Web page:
Author Topic: Question...  (Read 1569 times)

Offline writerintraining

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Question...
« on: January 06, 2011, 04:35:40 PM »
I'm just wondering if the topic on supernatural people (mainly children) is over done?

Offline Strawberry

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Re: Question...
« Reply #1 on: January 06, 2011, 08:14:26 PM »
In my humble opinion; no.  An exciting twist or fresh perspective could be, well, exciting.  Or even a well-crafted traditional story.  I love stories with supernatural characters.   :)

Offline Socom

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Re: Question...
« Reply #2 on: January 06, 2011, 08:51:38 PM »
In my humble opinion; no.  An exciting twist or fresh perspective could be, well, exciting.  Or even a well-crafted traditional story.  I love stories with supernatural characters.   :)

I agree; however, I think there is more to this question than meets the eye.

I'm just wondering if the topic on supernatural people (mainly children) is over done?

That depends on your audience. Is it a publisher/agent? I'm fairly certain they're inundated with stories based on vampires and Harry Potter clones. Is it possible to write a "well-crafted" book pertaining to supernatural children? Certainly! You may have some problems selling it off due to the flooded market :-\

But, honestly, market conditions do not matter. Do you yearn to write a particular tale? If so, write it and ignore the market! Your plot may go in a new direction, you may be inspired with new characters/villains, and you'll get more writing experience. Money and fame be damned! You're only here for ~75 years...so strive to leave a legacy :)

Sorry...didn't mean to get so preachy on such a short question  :-[
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Offline Joe Mynhardt

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Re: Question...
« Reply #3 on: January 07, 2011, 01:07:04 AM »
Researching the market is very good, but like Socom says, if the story wants out, let it out.
Like Stephen King said, the first million words is just practice. So is your first two or novels
and screenplays.  ;D

Hope this motivates more than discourages.  :)
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Offline Maxine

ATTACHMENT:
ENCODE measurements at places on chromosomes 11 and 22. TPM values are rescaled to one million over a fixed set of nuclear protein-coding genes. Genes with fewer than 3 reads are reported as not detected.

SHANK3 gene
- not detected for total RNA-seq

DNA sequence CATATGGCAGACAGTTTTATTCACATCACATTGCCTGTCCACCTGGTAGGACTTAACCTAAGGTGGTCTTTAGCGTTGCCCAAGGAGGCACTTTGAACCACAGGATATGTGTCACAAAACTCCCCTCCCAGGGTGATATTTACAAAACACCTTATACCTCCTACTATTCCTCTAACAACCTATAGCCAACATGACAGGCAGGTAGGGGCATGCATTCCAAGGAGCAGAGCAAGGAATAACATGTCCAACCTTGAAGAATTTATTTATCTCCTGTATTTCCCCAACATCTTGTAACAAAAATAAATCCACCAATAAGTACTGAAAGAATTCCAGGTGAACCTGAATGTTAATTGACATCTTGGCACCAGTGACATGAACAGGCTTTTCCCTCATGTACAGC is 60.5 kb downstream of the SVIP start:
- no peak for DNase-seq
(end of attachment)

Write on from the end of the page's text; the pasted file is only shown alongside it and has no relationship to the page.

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Re: Question...
« Reply #4 on: January 07, 2011, 01:15:15 AM »
New ideas on old themes are always a good idea. Without them mythology and fantasy would be forgotten. Carry on with your story you may well be the next J.K.Rowling or Hans Christian Anderson. Good luck.
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Wolfe

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Re: Question...
« Reply #5 on: January 07, 2011, 01:47:09 AM »
I'm just wondering if the topic on supernatural people (mainly children) is over done?

Are you asking from an agent and editor point-of-view?

If so, then yes. This topic is as overdone as the serial killer novel from the 80s. Vampires and supernatural boys with mysterious pasts finds a spot an the new cliché list.

To gain the professionals' interest, your story must be unique or your ability to show a good story commanding in the extreme.

You can believe me when I tell you, we see more than enough vampire teenagers, wizard boys, and heirs to the gods to jade us all.

Always better to create your own trend than to follow the current one. By the time you offer your version, the trend ended the year prior.

That's just how it works.
« Last Edit: October 10, 2013, 03:20:40 AM by Wolfe »

Offline Strawberry

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Re: Question...
« Reply #6 on: January 07, 2011, 10:22:09 AM »
I agree; however, I think there is more to this question than meets the eye.


You're probably right - I sometimes tend to simplify things.

Offline LRSuda

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Re: Question...
« Reply #7 on: January 08, 2011, 12:07:45 PM »
If I'm not mistaken (and I very well could be), it was Shakespeare who said there are only three basic story premises. So, it seems to me, a fresh perspective is what's really important, whatever the premise or the character's supernatural abilities. But, I wouldn't write a story about teenaged vampires anytime soon.  ;D

Lisa

Offline deborahowen

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Re: Question...
« Reply #8 on: January 09, 2011, 08:06:19 PM »
But, honestly, market conditions do not matter. Do you yearn to write a particular tale? If so, write it and ignore the market!

Sorry, but I can't agree with this - although it depends on your purpose for writing. I could agree if you're hobby writing or to let the muse out but if you want to sell, the market is everything. Timing is everything. Guidelines and persistence are everything. Stir together and bake at 350 degrees for 30 minutes (and 50 edits) and you have SUCCESS. Best, Deb
« Last Edit: January 09, 2011, 08:08:37 PM by deborahowen »
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